tl;dr: sleep deprivation is not a necessary part of being a doctor if we change the system, so saying that doctors must learn how to deal with sleep deprivation is a circular argument.
Frankly, I'm surprised that as many doctors make it through - the working conditions are pretty terrible. Maybe the pay makes up for it, but you only get paid well once you get out of your residency or fellowship.
Better conditions will probably produce better doctors, not subpar doctors.
EDIT: Applied s/two/too
(I'm not specifically picking on Caltech undergrads, BTW. I'm fairly sure this is typical at most schools.)
This may be true, but there are also plenty of students who work from the moment they wake up until the moment they go to bed and still don't have enough time to get all of their assignments done. The problem is that functionally there isn't really any difference between having a 3.5 GPA and a 2.0 GPA, so at some point most people figure out that what they're being asked to do is impossible so they might as well just do their own thing.
Once you're doing real work, turning down work will not make you lazy; it will be an opportunity to say, "Sure, I might be able to assist you with that, but you will have to talk to <important person> and <other important person> about the impact on my work on <important project> and <other important project>."
"Oh... no chance of my project taking priority over those. Shoot, and I really need it done this quarter."
"I think <junior developer> can do the job for you. He might need a little guidance, but if he does, I will be happy to make myself available to answer his questions and point him in the right direction."
"Wonderful, thank you!"
If you postpone things that aren't important to you, but are important to your boss, that's not going to go well. If you postpone things your boss doesn't care about, in order to do a better/quicker job on something the boss considers important, that'll probably make your boss happy.
(Note, I'm using "boss" as short-hand for "your boss, and all the other interested parties, customers, etc. who can affect your boss's opinion of you".)
[Actually watching TV does provide a benefit: it's relaxing. The same is not true for assignments.]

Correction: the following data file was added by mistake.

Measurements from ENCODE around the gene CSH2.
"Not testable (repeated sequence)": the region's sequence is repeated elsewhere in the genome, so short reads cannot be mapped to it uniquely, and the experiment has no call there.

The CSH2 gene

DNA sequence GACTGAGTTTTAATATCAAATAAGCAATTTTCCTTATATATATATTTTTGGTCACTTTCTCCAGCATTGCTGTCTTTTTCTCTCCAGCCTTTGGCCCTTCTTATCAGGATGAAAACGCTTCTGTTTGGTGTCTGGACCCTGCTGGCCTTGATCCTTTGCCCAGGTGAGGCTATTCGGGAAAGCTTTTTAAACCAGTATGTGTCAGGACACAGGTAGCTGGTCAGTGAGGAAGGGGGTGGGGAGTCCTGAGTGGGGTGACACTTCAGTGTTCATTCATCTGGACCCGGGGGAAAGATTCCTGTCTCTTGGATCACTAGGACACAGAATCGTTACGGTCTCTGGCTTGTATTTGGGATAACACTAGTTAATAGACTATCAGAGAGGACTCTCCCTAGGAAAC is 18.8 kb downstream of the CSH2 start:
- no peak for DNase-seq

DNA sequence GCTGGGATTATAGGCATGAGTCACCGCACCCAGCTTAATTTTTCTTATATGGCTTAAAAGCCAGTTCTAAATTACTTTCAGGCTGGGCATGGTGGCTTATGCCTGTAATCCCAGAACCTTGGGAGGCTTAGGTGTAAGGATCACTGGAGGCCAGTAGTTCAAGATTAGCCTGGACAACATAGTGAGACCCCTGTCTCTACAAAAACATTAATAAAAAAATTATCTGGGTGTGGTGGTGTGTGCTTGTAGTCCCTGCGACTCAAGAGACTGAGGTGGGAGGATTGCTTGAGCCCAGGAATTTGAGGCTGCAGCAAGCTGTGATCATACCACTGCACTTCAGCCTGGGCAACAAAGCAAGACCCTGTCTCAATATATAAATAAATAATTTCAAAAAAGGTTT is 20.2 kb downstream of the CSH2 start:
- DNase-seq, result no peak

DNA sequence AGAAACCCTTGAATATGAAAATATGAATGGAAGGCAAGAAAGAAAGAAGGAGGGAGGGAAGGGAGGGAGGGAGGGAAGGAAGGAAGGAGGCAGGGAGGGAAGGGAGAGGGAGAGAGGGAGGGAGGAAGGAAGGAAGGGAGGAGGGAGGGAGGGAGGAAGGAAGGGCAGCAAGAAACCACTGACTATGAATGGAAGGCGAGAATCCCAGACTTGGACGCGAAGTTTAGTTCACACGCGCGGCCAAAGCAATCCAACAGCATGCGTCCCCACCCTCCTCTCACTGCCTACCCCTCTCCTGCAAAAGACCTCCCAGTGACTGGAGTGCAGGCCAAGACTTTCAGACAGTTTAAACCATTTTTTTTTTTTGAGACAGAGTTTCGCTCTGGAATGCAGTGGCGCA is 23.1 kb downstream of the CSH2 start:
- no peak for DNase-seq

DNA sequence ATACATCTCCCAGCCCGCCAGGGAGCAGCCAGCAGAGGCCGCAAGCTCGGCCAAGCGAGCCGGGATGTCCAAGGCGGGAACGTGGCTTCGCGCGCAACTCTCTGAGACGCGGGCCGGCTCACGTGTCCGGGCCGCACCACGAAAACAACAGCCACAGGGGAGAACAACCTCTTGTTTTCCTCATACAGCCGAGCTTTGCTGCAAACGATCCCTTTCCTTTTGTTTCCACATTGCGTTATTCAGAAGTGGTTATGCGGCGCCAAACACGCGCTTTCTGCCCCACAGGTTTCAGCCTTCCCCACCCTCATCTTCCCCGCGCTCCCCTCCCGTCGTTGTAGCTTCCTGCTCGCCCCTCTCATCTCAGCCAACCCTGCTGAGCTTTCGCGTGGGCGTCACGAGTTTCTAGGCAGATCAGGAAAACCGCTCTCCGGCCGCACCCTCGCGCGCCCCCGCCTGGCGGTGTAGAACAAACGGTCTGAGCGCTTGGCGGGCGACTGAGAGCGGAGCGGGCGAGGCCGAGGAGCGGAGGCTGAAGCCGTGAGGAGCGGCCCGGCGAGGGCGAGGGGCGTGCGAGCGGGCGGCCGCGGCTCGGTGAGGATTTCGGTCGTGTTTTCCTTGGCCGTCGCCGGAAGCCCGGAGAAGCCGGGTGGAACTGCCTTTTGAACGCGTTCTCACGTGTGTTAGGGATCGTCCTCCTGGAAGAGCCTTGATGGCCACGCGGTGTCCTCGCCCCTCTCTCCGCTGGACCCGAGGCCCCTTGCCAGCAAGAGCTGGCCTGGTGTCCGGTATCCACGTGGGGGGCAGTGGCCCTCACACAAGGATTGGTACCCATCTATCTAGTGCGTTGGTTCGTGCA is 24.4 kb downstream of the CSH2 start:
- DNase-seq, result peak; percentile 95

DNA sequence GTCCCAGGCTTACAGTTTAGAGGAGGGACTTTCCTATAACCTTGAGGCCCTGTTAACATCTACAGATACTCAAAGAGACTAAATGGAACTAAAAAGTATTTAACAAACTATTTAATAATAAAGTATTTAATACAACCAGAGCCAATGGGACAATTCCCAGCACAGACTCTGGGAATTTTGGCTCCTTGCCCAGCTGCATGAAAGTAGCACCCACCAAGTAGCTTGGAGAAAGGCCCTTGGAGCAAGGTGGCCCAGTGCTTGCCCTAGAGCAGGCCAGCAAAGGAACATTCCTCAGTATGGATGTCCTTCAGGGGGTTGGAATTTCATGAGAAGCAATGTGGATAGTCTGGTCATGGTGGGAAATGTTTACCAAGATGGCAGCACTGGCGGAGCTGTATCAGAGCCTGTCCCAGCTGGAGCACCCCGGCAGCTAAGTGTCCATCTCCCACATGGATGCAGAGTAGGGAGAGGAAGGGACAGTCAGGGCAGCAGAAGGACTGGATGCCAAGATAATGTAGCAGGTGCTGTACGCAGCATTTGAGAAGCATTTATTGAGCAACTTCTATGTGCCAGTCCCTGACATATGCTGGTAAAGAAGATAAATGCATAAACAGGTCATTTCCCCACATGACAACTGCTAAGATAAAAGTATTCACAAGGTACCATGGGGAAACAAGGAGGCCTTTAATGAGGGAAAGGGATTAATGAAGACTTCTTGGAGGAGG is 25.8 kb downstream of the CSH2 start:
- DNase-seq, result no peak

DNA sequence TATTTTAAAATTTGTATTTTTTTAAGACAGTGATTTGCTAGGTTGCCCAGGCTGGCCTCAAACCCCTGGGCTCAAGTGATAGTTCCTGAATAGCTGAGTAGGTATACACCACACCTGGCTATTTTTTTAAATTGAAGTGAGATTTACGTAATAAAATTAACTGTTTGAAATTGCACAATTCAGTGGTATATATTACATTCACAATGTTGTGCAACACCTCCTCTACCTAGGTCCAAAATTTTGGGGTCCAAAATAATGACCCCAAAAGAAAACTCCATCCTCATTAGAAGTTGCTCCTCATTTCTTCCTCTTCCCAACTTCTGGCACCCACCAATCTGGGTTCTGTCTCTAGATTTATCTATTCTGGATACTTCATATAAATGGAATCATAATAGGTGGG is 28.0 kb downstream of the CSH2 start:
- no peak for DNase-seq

``We are writing this sentence two days before the deadline. Unfortunately that sentence (and this one) are among the ﬁrst that we have written. How could we have delayed so much when we have known about this
deadline for months? (...)''
Certain classes are worse than others and it doesn't usually depend on the content of the course, but the people teaching it. I'd blame the culture of the faculty above the school, although the school likely influences said culture.
The faculty contributed from what I could see, but primarily in indulging procrastination by students. It was quite common for students to hand in the majority of a terms problem sets in the last week, and the professors would accept them even if there was a stated class policy that late assignments would not receive credit. (Of course, I acknowledge that this was particularly onerous to me, because I would be the one who then had to grade a full term worth of assignments in a week.)
I find that I need a pretty consistent 8 hours of sleep a night for normal operation. However, I've found that when I'm doing something challenging (say, a startup or a new project at work, or learning a new programming framework), this spikes upwards fast. I need about 9.5 hours when doing something moderately challenging, and up to 11 hours if it's a problem that requires my absolute full attention.
I remember reading somewhere a hypothesis that sleep exists so that your mind can convert short term working memory into long-term memory. Naturally, you would need more of this if your short-term working memory is more filled up with complicated stuff. But this goes at odds with the cultural practices at Caltech or MIT or med school - if it's true, you should structure the curriculum so that students work very hard during the day, but then have enough time to go home and sleep it off before learning the next day's lesson. I wonder if there's any research on this.
I find I also dream very vividly when working on a hard problem, but this could just be correlation, as REM cycles increase in frequency toward the end of the night, and if the night is extended, there ought to be more of them.
It rings very true to me. I believe that people who have trouble sleeping are often people who didn't learn that much that day, and conversely, people who learn on a given day seem to need more sleep.